The Philippines is one of the world's hotspots for endemic species. The Southeast Asian island nation features rich biodiversity and touts one of the highest rates of new species discovery, with 16 new mammal species discovered in the last 10 years. Sadly, many Philippine unique species are under threat from hunting, logging and development. Only about 7 percent of the nation's old-growth forests are left, a primary habitat for many endemic species.
The Philippines has one of the highest rates of mammal endemism in the world, with more than 100 endemic mammal species out of 167 identified mammal species. One such species is the tamaraw, or dwarf water buffalo, which only can be found on the island of Mindoro and is also the largest endemic mammal in the country. Once numbered more than 10,000, the species is critically endangered with fewer than 300 living now. Other endemic mammals include the Philippine warty pig, the Visayan spotted deer, Negros naked-backed fruit bat and the Palawan bearcat. The Philippines is home to the world's largest bat, the golden-capped fruit bat, as well as the world's smallest primate, the Philippine tarsier.
More than 180 species -- 35 percent -- of birds in the Philippines are endemic. The most well-known is perhaps the Philippine eagle, which evolved to become the jungle's alpha predator, feeding upon lemurs, civets, macaques, reptiles and other birds. One of the world's largest eagles, the bird is critically endangered, with a population of fewer than 700. Other endemic birds include the Negros bleeding heart, the Cebu flowerpecker, the Philippine scops owl and the Luzon hornbill.
Reptile and Amphibian Species
The Philippines has a 67 percent endemism rate for reptiles and a whopping 85 percent endemism rate for amphibians. The country is home to 10 species of endemic flying lizards, which glide from tree to tree using flaps of skin. It's also home to the critically endangered Philippine crocodile, of which there is a population of fewer than 100 remaining. The country is home to the large sailfin lizard, so called for the prominent ridge that rises along the spine of male specimens. Amphibians include the panther flying frog and the flat-headed frog.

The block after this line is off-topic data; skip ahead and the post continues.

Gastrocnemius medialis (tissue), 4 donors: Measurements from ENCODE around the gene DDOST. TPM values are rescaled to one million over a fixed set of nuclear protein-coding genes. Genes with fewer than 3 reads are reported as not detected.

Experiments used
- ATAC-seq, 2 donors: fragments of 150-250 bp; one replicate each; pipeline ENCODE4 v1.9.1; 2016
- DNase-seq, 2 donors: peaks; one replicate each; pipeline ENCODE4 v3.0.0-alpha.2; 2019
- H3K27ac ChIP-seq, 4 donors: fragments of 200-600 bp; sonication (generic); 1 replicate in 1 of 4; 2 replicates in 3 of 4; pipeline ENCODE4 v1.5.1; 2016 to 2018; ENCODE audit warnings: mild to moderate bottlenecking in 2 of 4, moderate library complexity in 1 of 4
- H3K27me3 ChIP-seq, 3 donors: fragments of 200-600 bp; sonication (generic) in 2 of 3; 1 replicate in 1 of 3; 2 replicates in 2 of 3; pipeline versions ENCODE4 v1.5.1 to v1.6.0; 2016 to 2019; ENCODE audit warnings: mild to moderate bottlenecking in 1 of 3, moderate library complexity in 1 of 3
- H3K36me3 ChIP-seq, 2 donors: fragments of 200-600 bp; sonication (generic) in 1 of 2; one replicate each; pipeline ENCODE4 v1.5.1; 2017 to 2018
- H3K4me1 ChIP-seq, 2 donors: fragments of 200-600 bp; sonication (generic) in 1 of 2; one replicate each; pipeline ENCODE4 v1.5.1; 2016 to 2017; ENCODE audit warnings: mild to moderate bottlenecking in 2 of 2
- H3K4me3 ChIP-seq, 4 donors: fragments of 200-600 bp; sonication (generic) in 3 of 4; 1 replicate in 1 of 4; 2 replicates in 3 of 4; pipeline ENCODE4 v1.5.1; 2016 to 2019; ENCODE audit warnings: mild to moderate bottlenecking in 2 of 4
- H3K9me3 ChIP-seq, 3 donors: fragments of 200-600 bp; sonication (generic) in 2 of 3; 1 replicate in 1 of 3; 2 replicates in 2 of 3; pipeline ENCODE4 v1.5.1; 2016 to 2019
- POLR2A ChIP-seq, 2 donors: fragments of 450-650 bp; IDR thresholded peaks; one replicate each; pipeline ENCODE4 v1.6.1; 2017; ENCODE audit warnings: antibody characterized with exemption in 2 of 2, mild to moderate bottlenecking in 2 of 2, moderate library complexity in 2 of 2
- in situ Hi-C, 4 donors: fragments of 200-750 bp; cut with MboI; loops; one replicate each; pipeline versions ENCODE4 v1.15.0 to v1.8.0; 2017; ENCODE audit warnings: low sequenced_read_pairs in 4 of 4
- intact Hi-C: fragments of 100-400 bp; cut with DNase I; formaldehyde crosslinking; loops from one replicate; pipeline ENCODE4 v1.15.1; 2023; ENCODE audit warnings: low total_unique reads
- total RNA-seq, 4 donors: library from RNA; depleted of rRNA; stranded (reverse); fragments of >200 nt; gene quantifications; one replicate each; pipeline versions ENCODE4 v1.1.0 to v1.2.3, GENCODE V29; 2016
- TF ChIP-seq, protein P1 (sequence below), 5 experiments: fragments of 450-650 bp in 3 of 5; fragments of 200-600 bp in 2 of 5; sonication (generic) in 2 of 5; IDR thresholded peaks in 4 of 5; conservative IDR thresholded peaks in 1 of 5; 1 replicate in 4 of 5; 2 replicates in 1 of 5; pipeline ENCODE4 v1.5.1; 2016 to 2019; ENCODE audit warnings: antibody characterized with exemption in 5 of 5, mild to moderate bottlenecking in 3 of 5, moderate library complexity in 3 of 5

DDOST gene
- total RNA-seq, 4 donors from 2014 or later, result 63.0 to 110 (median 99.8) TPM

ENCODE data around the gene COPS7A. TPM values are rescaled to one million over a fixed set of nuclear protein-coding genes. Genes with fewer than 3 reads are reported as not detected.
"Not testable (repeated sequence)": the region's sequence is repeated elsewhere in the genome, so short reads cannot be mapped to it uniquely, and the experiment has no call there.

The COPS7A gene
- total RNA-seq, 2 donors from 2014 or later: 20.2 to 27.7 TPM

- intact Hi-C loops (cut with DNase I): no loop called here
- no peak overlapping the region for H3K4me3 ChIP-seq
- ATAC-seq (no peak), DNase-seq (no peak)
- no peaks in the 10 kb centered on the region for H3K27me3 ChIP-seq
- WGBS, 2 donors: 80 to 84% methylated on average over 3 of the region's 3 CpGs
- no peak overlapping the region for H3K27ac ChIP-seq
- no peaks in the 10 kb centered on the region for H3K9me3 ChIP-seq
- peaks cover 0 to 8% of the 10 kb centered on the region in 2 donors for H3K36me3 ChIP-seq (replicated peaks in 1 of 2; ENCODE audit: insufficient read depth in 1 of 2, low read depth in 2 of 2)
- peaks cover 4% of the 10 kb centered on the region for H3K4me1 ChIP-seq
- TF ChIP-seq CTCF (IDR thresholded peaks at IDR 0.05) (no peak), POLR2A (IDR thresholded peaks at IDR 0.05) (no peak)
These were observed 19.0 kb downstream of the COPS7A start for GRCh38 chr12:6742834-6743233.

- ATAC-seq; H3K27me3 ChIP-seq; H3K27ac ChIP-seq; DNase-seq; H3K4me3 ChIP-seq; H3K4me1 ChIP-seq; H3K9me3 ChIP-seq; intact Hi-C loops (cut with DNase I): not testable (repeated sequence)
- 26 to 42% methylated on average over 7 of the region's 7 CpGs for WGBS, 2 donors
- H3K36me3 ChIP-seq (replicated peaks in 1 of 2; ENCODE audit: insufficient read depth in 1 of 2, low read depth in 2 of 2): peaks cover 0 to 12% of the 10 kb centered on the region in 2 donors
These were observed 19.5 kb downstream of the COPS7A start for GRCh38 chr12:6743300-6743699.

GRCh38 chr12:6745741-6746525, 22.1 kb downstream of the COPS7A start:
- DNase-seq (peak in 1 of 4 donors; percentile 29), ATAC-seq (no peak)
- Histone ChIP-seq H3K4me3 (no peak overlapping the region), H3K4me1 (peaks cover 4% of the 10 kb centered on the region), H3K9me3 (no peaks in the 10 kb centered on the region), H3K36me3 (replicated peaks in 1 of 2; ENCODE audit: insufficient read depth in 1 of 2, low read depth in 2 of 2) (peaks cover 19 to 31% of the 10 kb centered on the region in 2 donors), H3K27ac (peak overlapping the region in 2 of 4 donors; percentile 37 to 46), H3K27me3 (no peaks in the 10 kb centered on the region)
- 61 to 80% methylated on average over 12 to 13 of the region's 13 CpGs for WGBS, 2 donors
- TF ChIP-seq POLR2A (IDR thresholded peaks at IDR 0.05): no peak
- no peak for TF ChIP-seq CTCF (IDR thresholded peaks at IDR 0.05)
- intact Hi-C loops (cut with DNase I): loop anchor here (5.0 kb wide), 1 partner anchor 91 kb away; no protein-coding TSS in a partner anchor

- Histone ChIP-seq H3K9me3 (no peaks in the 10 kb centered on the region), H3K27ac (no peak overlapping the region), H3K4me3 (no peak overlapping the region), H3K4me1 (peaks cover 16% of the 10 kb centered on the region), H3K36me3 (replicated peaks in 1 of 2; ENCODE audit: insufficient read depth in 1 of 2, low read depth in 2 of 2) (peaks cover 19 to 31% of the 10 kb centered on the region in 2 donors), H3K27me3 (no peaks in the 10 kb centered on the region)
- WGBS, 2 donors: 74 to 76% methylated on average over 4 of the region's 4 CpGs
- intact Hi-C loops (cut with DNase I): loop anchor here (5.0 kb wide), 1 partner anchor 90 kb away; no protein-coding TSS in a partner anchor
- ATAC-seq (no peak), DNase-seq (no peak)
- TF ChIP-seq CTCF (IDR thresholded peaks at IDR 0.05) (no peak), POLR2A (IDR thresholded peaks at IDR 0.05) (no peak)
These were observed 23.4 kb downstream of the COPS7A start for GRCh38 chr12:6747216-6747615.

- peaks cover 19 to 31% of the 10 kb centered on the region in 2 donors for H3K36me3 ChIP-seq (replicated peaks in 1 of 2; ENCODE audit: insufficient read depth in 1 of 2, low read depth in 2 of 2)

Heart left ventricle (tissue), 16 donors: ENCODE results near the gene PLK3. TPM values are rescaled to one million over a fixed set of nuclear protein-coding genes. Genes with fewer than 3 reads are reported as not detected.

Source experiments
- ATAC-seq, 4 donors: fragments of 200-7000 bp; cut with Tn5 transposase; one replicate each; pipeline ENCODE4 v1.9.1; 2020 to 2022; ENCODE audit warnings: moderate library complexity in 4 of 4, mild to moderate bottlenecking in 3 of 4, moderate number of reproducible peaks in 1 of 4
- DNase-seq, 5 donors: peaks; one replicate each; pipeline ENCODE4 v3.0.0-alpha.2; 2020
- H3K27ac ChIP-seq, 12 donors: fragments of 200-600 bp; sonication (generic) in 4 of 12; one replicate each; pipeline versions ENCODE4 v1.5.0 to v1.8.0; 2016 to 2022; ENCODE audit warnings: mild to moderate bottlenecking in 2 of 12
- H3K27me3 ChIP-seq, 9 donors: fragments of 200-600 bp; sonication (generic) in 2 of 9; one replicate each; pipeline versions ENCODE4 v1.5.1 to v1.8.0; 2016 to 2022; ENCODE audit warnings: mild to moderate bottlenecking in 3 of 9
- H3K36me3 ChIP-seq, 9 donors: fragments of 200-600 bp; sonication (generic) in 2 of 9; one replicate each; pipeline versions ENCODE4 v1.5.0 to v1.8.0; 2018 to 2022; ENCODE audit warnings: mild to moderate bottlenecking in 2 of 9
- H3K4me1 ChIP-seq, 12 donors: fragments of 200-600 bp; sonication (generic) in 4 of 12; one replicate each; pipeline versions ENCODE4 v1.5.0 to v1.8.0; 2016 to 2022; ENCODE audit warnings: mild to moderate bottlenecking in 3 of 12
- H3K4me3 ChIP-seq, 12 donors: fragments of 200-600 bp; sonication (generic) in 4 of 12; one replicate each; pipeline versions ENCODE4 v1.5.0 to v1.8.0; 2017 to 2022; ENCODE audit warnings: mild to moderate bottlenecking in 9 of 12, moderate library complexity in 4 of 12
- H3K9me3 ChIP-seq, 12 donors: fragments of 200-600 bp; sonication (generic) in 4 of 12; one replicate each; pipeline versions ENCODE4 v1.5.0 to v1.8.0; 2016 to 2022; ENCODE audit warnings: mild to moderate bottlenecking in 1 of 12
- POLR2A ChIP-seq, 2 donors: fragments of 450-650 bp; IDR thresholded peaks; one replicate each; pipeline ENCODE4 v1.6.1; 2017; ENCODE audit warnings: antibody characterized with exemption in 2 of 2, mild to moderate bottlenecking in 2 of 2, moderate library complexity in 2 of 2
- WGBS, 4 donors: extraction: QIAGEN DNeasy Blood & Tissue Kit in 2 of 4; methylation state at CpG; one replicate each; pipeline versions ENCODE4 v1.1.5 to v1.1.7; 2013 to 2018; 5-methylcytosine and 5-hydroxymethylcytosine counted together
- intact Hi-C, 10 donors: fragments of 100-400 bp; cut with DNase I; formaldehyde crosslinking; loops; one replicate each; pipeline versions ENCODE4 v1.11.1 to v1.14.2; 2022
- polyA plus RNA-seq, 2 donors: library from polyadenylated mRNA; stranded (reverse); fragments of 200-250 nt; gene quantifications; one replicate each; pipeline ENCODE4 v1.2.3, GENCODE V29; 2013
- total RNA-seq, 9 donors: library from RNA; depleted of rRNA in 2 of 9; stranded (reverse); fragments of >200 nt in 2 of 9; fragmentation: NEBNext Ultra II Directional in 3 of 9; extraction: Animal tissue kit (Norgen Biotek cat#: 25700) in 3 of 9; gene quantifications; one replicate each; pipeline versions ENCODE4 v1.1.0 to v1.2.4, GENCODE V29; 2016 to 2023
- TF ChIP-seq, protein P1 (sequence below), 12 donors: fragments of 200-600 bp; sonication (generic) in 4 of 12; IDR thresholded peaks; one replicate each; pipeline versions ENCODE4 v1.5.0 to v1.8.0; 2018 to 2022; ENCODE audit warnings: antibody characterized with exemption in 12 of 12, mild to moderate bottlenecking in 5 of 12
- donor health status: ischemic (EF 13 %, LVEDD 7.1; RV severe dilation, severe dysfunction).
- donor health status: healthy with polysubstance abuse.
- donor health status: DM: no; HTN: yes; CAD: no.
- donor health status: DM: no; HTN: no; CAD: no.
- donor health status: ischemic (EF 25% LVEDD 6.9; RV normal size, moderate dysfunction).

About 70 percent of the Philippines 21,000 recorded insect species are considered endemic. Among the insects are some 300 butterfly species, including the red-bodied swallowtail, the common mime, the great eggfly butterfly, the scarlet mormon and the silverline butterfly. There are many brightly colored insects, such as the domed planthopper and the jewel beetle. The Philippines is also home to several species of endemic stick insects.
- Conservation International: Philippines
- IUCN Redlist; Bubalus mindorensis
- Palawan Council for Sustainable Development: Palawan Fauna
- Bohol Philippines: Philippine Tarsier
- Philippine Eagle Foundation: Philippine Eagle Biology and Ecology
- Project Noah: Philippine Endemic Species
- Oregon Zoo: Philippine Sailfin Lizard
- The Science and Technology Network of the Philippines: DOST Union Catalog
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Currently living in Austin, Texas, Alexander Harris is a business journalist covering the self storage industry for SpareFoot.com and SelfStorage.com. Harris previously wrote daily news for RichmondBizSense.com, a business journal in his hometown of Richmond, Va. His work has appeared in various other publications including "Philadelphia Citypaper," Stateline.org, "RVA Magazine" and the "Virginian-Pilot." Harris holds a mass communications degree from Virginia Commonwealth University.